Why I Jump into Frozen Lakes for the Special Olympics of Nebraska
2017 February 16
The Polar Plunge is something I was interested in doing for a long time. I’m not really sure why, it was just one of those things that I felt I had to do at least once while I was still young. I just never went out of my way to find an opportunity to actually do it.
In January of 2012, my wife and I had just become parents for the first time. Our good friends, Luke and Angie, had gotten pregnant for the second time right after we did so we were all baby buddies for that period of time. Our daughter was born just two weeks before their son, Erik. Shortly after his birth, Luke and Angie were told that Erik had Down Syndrome. They took everything in stride and decided to make the most out of the situation. One of the things Luke decided to do was the Special Olympics of Nebraska Polar Plunge. I lept at the opportunity to participate as well. So, in February 2012, I plunged into Lake Cunningham for the first time. And yes, it was cold! I didn’t raise a lot of money that year and I wasn’t even sure if I would do it the next year.
Our daughter started daycare not long after that and we found a great little place called Cozy Lil’ Cottage in Papillion. We call them our daycare family. Jen, the owner, had a brother named JD who had Down Syndrome. JD and his Cubs shirts, motorcycle magazines and Dr. Pepper were a common fixture at the daycare, where he spent time with his vast array of daycare provider girlfriends (most of his time was spent trying to make sure one “girlfriend” wasn’t aware of the other).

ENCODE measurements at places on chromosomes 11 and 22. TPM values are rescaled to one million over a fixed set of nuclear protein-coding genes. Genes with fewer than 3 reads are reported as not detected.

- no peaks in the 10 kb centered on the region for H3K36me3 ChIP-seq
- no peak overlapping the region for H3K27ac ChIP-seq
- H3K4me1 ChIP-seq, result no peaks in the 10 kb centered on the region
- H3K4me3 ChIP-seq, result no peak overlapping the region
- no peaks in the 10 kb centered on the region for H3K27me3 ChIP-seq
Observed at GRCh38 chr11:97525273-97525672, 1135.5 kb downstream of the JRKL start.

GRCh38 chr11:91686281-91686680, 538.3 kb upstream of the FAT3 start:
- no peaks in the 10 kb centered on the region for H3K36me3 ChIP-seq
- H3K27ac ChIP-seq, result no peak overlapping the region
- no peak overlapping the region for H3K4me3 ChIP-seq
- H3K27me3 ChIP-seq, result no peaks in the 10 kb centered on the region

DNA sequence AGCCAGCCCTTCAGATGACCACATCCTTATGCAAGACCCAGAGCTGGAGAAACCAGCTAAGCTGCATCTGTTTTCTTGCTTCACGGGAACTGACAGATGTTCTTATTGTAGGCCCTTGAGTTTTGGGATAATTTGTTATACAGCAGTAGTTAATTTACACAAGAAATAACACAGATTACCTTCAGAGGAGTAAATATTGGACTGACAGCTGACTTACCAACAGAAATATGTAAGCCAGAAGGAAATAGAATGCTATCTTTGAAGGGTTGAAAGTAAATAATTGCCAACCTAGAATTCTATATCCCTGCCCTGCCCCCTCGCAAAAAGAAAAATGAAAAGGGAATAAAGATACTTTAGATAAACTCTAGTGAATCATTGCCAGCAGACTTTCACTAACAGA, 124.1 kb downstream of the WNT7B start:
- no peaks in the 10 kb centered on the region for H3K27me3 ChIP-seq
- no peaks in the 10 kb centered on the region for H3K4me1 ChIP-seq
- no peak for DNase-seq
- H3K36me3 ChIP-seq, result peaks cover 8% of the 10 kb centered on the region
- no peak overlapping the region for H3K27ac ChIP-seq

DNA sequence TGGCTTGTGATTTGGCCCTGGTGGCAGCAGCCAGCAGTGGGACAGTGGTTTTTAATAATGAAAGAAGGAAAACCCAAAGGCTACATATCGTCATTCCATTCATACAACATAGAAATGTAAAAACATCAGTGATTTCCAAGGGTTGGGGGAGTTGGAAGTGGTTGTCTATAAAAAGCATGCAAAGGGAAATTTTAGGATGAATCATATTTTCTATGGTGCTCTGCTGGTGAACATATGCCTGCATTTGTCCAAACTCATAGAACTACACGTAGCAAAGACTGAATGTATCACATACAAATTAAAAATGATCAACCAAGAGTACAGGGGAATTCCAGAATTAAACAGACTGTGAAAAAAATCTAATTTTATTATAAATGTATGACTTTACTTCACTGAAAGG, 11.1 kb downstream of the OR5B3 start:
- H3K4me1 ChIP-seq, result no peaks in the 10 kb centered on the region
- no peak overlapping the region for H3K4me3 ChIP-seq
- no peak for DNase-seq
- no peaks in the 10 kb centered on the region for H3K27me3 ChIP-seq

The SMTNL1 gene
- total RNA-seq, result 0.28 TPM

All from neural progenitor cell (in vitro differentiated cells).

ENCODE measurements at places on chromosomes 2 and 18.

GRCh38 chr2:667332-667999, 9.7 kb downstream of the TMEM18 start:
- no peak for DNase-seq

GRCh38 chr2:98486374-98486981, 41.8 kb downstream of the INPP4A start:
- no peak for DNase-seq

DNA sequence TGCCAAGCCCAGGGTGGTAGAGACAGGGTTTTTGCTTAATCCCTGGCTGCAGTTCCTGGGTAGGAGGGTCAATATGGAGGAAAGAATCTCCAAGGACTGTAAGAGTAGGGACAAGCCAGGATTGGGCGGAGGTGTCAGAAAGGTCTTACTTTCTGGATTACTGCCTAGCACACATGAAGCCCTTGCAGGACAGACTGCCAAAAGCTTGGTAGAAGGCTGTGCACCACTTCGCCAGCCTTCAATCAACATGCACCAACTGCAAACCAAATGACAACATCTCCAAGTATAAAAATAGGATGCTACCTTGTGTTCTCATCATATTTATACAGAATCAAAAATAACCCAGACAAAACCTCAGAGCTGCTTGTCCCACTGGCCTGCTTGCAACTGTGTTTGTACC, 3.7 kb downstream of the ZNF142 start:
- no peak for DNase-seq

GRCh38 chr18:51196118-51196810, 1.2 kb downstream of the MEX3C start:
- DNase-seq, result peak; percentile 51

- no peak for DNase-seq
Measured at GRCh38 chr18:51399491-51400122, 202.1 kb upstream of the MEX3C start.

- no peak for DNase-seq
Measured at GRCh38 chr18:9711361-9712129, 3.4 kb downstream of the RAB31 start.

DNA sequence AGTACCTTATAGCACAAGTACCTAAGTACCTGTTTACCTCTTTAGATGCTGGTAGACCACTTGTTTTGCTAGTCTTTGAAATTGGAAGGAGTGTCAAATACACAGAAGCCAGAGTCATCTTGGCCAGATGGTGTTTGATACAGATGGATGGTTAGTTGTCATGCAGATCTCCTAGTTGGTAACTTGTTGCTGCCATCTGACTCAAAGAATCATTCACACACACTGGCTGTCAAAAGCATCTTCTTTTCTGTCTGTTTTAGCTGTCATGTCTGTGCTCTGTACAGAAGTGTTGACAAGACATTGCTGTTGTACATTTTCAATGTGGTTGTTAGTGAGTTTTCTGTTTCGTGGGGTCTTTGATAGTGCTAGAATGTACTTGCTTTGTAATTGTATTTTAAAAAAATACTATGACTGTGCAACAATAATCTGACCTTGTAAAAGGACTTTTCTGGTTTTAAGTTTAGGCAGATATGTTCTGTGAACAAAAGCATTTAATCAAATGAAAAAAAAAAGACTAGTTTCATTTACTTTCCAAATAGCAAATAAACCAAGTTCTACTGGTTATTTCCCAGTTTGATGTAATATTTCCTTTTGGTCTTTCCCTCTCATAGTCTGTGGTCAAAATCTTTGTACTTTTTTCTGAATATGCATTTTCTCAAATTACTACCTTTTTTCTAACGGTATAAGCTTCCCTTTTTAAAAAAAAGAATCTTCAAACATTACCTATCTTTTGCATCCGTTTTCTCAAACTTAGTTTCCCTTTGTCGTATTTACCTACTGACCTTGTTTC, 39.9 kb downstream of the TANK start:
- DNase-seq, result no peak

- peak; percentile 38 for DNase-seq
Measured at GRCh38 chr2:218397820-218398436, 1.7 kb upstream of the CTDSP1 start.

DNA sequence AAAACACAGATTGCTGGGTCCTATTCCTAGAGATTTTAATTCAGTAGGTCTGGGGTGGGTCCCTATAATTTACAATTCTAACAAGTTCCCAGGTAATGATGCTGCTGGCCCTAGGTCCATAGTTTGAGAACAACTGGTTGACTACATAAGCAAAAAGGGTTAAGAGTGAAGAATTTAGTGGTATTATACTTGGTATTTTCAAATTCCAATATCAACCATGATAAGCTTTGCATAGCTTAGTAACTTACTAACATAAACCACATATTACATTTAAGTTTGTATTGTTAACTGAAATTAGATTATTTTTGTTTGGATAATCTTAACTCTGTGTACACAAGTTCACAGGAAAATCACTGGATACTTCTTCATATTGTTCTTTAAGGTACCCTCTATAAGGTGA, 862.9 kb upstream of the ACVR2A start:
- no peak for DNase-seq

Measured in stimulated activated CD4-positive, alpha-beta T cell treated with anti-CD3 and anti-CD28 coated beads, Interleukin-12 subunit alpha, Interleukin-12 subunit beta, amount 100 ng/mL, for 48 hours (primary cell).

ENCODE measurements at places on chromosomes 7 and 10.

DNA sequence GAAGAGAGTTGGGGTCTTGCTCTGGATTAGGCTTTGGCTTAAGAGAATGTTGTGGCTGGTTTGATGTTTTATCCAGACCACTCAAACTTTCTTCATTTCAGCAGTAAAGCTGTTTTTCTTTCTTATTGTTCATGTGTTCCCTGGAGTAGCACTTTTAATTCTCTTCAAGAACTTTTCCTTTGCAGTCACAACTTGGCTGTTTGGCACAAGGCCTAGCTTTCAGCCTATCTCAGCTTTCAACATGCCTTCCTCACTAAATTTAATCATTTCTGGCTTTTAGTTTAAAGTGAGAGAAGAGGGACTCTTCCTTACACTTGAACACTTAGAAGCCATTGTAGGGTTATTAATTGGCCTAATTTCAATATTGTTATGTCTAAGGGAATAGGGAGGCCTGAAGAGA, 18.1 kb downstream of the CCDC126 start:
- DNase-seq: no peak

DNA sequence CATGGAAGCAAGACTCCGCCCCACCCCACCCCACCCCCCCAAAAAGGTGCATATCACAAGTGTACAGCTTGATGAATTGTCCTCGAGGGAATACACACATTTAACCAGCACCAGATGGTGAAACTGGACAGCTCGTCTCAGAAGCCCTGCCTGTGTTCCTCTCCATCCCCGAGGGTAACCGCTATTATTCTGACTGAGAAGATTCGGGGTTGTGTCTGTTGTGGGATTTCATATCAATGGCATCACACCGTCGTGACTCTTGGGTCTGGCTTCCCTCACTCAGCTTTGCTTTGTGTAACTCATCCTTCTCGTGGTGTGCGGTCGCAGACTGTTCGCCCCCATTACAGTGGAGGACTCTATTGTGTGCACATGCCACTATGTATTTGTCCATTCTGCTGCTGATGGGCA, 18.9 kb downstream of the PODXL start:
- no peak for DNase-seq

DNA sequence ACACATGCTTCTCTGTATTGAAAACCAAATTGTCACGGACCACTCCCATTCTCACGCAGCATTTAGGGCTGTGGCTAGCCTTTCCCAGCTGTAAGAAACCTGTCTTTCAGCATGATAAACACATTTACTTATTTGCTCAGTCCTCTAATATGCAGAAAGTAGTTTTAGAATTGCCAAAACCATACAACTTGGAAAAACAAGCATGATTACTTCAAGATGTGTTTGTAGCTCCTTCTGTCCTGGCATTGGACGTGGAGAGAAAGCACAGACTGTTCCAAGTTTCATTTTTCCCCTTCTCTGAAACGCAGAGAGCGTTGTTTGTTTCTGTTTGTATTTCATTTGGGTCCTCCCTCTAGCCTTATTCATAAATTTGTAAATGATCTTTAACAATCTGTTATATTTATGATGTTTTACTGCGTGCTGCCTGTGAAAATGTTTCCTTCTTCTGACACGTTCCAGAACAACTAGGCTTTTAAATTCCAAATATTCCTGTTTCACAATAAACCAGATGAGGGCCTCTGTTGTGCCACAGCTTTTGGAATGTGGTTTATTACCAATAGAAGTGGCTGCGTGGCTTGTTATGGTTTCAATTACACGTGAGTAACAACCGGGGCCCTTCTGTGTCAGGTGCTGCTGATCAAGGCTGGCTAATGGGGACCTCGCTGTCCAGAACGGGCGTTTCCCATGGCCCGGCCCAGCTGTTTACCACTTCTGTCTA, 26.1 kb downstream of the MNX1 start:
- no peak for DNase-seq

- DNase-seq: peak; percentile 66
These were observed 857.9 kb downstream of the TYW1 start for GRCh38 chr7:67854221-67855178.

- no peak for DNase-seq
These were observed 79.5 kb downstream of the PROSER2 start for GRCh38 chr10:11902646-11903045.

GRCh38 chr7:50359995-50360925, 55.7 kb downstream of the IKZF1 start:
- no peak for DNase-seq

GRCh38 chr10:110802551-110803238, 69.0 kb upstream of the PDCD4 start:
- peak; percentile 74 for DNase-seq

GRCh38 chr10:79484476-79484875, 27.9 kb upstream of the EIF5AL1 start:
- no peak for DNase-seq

In January 2013, JD passed away unexpectedly. Shortly after, my daycare family kept asking me if I was going to do the Polar Plunge again, so I quickly decided to sign up again. JD affected a lot of people in his too short life. His wake was standing-room only with lines out the door. His funeral was almost as packed. Through my daycare family, I started receiving a lot of donations through my Polar Plunge account to go to the Special Olympics of Nebraska. Most of these were coming from JD’s friends and family, many who I had never met. That second year I was one of the top 10 fundraisers in the event, through very little effort of my own. My daycare family showed up to cheer me on as I ran into Lake Cunningham for a second time. And yes, it was cold.
We’ve been able to keep this up year after year. I just plunged for my 5th time. I keep getting asked why I seem so excited about running into a frozen lake. I don’t even know where to begin: For the cause, for Erik, for JD, for the support of my daycare family (who still come out and record me doing it), for the challenge of it, for the thrill of it, for the cathartic feeling it gives afterwards, for the costumes, for the camaraderie you feel doing something very stupid with a bunch of other people, so that my kids can laugh at the look on their dad’s face when he emerges from the water, yadda yadda yadda. I could go on and on. It’s become an important event in my life each year.
I think that everyone should do it at least once. I don’t think you’ve lived until you run up a muddy hill while you’re soaking wet and you’re trying to get to the heated tent before all the water on your body turns to ice. Even if you never do it, at least go watch one and donate a little money to someone who is. Then sip your hot cocoa as you watch a bunch of screaming, shirtless people throw themselves into ice water. Either way, I guarantee you’ll feel good afterwards.
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